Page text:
D&D General Barrowmaze, Stonehell, Arden Vul, Rappan Athuk and other Megadungeons

Mannahnin

Scion of Murgen (He/Him)
This seems fairly straightforward.

Every X adventures the party advances a level. X = matter of taste. You want an old school slow advancement rate, make it something like once every 10 games. Want it quick to start but slows with mixed level parties? One game per character level needed to advance a level.
Or for a many-leveled dungeon (this wouldn't work for Barrowmaze), grant the PCs a level up once a given dungeon level is "completed", or when its principle challenge/boss bad/lair has been defeated or its central puzzle solved (if you're running the style where levels don't get truly "cleared"). So as to directly link character level to dungeon level and incentivize delving ever deeper. :)
 

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DarkCrisis

Reeks of Jedi
There is a 3.0, and a 3.5 and a Pathfinder version of Rappan Athuk. Rappan Athuk Reloaded is the complete all in one 3.5 version I believe.

My impression though is that C&C works fine for converting OSR type stuff too.

I really want C&C to work and I admit that anything can be converted with work but as I mentioned in a post, I tried converting a 2E adventure to Shadowdark and that was work. Not only converting monsters that weren't standard to the SR book but also how much treasure the group would find and thus XP.

My issue is I don't want to figure out the treasure/coin amount differences to adjust to a different system. If a 1E adventure has a treasure of say 5000 gold, is that the same for C&C's system? Is it to much? To little? How does this effect XP gain if at all?

From what Ive read C&C is best used for 3rd ed stuff as it requires minimal conversion. I really don't know though. Shadowdark I also want to just work but again requires a lot of conversion. Maybe less so for a 5E adventure? IDK. I'd kill for a fully published megadungeon for Shadowdark.

I guess Im saying I want minimal conversion for the DM. And almost any OSR like Basic Fantasy or OSE etc seem to be the easiest for Basic/1E/2E adventures.

Or maybe I'm wrong. I'd love someone to hold my hand and tell me how to easily converert a 1E adventure to C&C or SD.
 

Voadam

Legend
I really want C&C to work and I admit that anything can be converted with work but as I mentioned in a post, I tried converting a 2E adventure to Shadowdark and that was work. Not only converting monsters that weren't standard to the SR book but also how much treasure the group would find and thus XP.

My issue is I don't want to figure out the treasure/coin amount differences to adjust to a different system. If a 1E adventure has a treasure of say 5000 gold, is that the same for C&C's system? Is it to much? To little? How does this effect XP gain if at all?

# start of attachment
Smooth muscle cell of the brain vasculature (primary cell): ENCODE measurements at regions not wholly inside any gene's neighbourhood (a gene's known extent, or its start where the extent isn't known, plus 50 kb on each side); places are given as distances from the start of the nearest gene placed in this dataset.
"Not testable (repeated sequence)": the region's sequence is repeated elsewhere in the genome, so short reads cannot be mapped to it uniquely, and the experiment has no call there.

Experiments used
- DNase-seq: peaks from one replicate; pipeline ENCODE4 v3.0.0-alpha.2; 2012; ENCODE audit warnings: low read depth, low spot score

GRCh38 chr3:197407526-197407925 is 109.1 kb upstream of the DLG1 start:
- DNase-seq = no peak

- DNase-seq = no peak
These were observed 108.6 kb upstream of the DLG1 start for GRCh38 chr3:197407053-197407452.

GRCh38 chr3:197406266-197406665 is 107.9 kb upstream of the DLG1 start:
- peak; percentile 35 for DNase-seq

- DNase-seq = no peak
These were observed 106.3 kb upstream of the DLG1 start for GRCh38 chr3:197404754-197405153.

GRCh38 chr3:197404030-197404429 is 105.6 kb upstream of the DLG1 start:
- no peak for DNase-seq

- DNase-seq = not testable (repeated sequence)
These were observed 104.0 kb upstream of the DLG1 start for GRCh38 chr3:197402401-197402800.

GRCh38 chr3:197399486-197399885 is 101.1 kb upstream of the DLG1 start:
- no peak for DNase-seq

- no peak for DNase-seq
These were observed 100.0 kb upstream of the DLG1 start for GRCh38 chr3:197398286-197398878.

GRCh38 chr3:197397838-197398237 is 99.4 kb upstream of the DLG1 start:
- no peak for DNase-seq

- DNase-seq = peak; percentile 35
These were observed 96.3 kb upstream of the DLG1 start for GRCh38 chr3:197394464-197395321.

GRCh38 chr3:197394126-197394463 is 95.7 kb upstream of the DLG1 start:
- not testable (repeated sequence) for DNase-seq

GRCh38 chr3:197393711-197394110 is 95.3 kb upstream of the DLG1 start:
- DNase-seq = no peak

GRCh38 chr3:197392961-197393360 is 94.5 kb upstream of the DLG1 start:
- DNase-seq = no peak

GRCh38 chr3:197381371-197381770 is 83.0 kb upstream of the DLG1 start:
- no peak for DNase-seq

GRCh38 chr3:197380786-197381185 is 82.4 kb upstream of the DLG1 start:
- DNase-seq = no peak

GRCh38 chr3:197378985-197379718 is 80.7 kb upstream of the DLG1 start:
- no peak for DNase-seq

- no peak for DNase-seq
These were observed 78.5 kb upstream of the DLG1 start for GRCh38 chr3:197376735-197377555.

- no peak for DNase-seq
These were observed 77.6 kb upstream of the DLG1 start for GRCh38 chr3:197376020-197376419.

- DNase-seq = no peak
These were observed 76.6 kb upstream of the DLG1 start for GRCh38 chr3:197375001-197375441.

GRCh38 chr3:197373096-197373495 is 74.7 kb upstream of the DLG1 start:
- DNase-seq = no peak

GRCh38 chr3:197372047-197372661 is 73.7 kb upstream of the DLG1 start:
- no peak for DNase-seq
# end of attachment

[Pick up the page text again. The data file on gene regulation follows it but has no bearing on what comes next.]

From what Ive read C&C is best used for 3rd ed stuff as it requires minimal conversion. I really don't know though. Shadowdark I also want to just work but again requires a lot of conversion. Maybe less so for a 5E adventure? IDK. I'd kill for a fully published megadungeon for Shadowdark.

I guess Im saying I want minimal conversion for the DM. And almost any OSR like Basic Fantasy or OSE etc seem to be the easiest for Basic/1E/2E adventures.

Or maybe I'm wrong. I'd love someone to hold my hand and tell me how to easily converert a 1E adventure to C&C or SD.

Ah I was thinking of monster stats which I am fairly familiar with in C&C but not their specific xp system other than that it seems similar but not identical to AD&D for class charts and xp awarded, monster xp plus optionally 1 xp for each gp, plus an amount for magic items and story and roleplaying awards. You'd have to look at specific charts and formulas for specific differences.

Druids, which I just looked up, require 2,001 xp in both to get to level 2, but in C&C they need 400,001 xp to get to 10th versus 1e's 125,001 xp, for example.

Fighters require 500,001 xp for 10th in both though.
 

OakenHart

Adventurer
The way I got Barrowmaze to work for us in 5e was to combine the "Into the Unknown" 3P 5e rules for resting/exploration/etc with base 5e. Base 5e has very different assumptions for resting and ability to dungeon delve, and this brings things a bit back to older assumptions concerning dungeon delving. I only started with early 2e so I'm not able to 100% confirm short of "it looks like similar ideas", but apparently Into the Unknown is modeled after the Basic/Expert D&D rules. It worked out decently for us, though we ended up ending before completing the campaign when two of the PCs moved away for work reasons.